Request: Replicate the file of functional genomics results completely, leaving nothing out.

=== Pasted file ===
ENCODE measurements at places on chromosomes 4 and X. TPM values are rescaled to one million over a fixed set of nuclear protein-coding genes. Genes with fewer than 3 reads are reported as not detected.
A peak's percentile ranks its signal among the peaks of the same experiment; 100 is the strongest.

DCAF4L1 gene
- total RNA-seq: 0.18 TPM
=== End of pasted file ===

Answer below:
ENCODE measurements at places on chromosomes 4 and X. TPM values are rescaled to one million over a fixed set of nuclear protein-coding genes. Genes with fewer than 3 reads are reported as not detected.
A peak's percentile ranks its signal among the peaks of the same experiment; 100 is the strongest.

DCAF4L1 gene
- total RNA-seq: 0.18 TPM